The Government’s focus on enhancing the ease of doing business in India is abundantly evident from the Budget. This involves not only issues of licensing and approvals, but also matters for legal reform. In this post, I argue that while the proposals in the Budget will certainly help grow industry and foreign investment, many of these measures appear to correlate precisely with the need to improve India’s standing in doing business rankings because the reforms match with various parameters set out in the rankings. In that sense, care must be taken to ensure that they are not merely cosmetic or formal in nature but will result in substantive change.
The move towards rationalizing the licensing and approvals system, especially for foreign investment, began much before the Budget. On February 17, 2015, the Government announced a new portal for filing electronic applications for foreign investment (where government approvals are required). Furthermore, an e-biz portal allows for obtaining several permissions in an integrated manner. The Budget builds upon these efforts in streamlining the approvals process. The Finance Minister has announced his intention to constitute a new committee, including where necessary to prepare a draft legislation, to create a composite approvals system to replace the current dispensation. While this is a welcome move from a business perspective, a lot will depend upon proper coordination among various governmental agencies, and also cooperate between the Central Government and the States.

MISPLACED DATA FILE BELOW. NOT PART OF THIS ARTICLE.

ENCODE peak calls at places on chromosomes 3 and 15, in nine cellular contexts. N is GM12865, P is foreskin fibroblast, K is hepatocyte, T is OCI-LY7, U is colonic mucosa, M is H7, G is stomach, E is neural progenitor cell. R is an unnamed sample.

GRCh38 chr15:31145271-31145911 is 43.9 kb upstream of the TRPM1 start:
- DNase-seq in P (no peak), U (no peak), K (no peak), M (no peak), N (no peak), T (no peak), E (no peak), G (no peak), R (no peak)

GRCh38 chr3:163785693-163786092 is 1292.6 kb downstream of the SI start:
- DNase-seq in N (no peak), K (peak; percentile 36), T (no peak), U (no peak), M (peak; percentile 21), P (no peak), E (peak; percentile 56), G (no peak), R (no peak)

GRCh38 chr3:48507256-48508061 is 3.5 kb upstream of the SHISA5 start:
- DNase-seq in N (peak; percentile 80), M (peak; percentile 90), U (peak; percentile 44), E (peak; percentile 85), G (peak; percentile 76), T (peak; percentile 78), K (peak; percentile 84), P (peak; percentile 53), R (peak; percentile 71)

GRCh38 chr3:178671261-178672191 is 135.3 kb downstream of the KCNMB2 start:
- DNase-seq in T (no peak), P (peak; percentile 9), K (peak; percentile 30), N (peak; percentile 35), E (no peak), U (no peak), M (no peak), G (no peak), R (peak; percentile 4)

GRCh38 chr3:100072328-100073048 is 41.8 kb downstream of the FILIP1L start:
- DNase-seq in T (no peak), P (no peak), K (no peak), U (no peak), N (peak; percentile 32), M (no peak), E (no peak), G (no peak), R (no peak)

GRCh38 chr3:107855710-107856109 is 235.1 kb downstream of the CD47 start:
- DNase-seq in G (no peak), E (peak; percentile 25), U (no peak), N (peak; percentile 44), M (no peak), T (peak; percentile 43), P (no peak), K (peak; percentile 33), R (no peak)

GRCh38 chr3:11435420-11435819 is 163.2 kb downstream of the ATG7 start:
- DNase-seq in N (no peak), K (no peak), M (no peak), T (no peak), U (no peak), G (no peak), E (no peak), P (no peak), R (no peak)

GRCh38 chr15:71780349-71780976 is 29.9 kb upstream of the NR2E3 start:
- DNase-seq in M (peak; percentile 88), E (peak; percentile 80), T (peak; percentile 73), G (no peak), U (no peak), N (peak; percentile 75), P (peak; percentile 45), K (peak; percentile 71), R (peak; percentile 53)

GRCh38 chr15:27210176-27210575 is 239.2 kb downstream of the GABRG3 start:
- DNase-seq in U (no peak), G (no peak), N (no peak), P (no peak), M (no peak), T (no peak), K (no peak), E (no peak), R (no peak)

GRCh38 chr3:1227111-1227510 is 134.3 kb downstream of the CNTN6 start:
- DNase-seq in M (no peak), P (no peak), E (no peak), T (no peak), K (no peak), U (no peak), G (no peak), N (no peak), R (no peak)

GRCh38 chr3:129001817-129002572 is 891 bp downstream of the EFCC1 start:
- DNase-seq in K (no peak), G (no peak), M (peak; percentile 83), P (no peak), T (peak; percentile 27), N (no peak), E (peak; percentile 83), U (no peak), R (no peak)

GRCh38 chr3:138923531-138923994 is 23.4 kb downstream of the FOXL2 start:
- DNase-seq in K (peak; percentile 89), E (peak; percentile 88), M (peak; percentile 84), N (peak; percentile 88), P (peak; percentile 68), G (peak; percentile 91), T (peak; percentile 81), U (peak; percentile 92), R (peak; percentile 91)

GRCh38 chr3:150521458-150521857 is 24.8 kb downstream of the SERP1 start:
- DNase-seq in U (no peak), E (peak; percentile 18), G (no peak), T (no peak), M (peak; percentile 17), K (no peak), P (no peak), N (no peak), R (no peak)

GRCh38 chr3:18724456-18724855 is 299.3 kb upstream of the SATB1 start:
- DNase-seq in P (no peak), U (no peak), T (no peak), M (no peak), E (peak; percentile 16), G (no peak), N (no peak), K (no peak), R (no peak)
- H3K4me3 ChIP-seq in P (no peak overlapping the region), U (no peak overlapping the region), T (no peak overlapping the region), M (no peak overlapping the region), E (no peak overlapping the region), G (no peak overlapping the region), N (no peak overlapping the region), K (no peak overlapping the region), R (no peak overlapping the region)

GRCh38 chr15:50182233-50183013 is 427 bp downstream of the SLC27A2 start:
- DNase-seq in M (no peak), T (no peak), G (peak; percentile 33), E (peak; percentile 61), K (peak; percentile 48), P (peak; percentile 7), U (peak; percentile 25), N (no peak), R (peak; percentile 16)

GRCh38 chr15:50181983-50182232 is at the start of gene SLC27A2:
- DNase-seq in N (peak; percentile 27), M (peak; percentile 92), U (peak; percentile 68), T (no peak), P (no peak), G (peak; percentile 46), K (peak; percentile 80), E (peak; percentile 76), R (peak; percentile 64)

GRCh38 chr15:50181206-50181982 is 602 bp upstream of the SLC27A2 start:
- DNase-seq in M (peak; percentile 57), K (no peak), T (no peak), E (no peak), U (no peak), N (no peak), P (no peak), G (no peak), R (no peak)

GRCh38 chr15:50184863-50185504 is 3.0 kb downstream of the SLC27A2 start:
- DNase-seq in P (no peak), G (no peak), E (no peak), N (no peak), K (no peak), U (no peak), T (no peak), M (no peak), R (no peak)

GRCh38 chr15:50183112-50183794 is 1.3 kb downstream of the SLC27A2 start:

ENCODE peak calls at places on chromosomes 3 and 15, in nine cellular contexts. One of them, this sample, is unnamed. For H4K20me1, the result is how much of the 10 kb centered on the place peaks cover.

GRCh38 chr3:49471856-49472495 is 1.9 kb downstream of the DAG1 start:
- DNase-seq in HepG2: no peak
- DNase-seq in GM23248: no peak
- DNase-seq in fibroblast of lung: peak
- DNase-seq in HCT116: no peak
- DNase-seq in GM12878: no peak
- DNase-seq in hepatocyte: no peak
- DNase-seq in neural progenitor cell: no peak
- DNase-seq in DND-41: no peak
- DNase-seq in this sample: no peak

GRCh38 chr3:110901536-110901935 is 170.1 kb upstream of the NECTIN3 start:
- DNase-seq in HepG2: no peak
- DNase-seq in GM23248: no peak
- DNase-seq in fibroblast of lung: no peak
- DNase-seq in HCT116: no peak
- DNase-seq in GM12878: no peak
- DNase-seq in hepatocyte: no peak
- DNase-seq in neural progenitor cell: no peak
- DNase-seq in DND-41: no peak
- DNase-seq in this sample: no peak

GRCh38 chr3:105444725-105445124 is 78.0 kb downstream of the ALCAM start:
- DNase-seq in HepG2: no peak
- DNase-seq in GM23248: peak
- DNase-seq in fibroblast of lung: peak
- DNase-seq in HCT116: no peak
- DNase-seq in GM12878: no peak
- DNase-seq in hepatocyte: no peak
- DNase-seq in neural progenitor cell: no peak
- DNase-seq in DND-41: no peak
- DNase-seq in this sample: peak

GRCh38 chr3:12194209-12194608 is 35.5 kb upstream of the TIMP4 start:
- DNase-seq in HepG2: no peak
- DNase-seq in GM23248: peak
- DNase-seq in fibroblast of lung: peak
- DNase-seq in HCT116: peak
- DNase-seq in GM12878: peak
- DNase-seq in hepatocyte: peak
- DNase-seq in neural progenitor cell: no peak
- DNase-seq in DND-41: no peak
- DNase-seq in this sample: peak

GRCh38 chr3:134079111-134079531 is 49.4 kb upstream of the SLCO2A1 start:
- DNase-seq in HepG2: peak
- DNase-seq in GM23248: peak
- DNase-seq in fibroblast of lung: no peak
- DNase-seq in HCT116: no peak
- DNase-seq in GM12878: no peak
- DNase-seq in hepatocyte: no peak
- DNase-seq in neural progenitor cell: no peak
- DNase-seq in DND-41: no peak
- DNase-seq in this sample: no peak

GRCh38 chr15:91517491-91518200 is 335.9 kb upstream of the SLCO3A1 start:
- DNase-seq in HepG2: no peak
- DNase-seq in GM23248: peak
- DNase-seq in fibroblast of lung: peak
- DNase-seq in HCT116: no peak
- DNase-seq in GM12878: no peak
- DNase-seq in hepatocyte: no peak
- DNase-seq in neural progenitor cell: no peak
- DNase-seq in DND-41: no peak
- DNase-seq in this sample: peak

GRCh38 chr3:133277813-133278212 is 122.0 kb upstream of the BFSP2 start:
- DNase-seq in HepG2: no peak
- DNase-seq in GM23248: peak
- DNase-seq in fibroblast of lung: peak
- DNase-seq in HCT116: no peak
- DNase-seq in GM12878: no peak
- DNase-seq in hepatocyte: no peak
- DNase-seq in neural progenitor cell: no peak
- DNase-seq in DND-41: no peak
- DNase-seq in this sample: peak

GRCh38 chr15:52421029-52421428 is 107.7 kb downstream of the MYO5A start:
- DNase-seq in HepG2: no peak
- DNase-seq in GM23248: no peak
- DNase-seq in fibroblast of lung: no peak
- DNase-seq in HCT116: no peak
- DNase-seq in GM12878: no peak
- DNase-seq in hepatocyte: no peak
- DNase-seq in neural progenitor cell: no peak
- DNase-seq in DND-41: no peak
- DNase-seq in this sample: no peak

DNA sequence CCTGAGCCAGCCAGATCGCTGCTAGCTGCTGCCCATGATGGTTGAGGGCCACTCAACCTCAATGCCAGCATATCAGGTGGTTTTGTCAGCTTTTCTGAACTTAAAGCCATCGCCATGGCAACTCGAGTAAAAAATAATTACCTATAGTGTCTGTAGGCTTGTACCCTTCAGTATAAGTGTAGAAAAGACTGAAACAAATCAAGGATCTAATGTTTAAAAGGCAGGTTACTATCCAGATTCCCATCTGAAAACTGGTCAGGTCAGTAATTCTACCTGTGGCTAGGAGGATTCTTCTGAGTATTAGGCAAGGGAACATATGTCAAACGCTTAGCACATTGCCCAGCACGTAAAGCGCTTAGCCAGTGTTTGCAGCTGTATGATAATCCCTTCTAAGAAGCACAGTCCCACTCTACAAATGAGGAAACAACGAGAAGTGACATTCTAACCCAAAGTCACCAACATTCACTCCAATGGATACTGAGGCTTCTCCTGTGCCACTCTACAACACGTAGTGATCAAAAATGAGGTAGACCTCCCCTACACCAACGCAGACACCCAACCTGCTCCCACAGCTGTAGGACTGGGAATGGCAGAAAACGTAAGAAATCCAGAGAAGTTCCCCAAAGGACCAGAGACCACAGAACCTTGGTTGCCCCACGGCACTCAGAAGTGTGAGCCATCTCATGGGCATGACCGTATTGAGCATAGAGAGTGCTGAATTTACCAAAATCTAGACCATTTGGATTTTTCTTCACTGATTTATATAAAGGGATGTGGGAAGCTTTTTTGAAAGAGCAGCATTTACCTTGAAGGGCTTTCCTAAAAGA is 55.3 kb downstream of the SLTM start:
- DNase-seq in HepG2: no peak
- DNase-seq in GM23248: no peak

The Budget also shows evidence of the use of legal reforms to stimulate business activities. Often, the lack of proper legal mechanisms for enforcement of contracts due to the delays and the inefficiencies in the legal system have raised concerns for greater investment. These are now sought to be addressed. The Budget proposes to overhaul the bankruptcy law in India. It is clear that the Sick Industrial Companies Act and its oversight body the Board for Industrial and Finance Reconstruction (BIFR) have not achieved their goals, which have had a chilling effect on industry and its ability to obtain the requisite funding (particularly from creditors). A new comprehensive Bankruptcy Code has been proposed in 2015-2016, which is expected to adhere to global standards in the area. Furthermore, incremental reforms have been suggested to expand the scope of existing bankruptcy law to include other types of creditors as well. For example, the Budget confers benefits under the SARFAESI Act, 2002 to non-banking finance companies (NBFCs) which are registered with the Reserve Bank of India (RBI) and have an asset size of at least Rs. 500 crore to be treated as a “financial institution” under that legislation so as to be able to avail of benefits thereunder.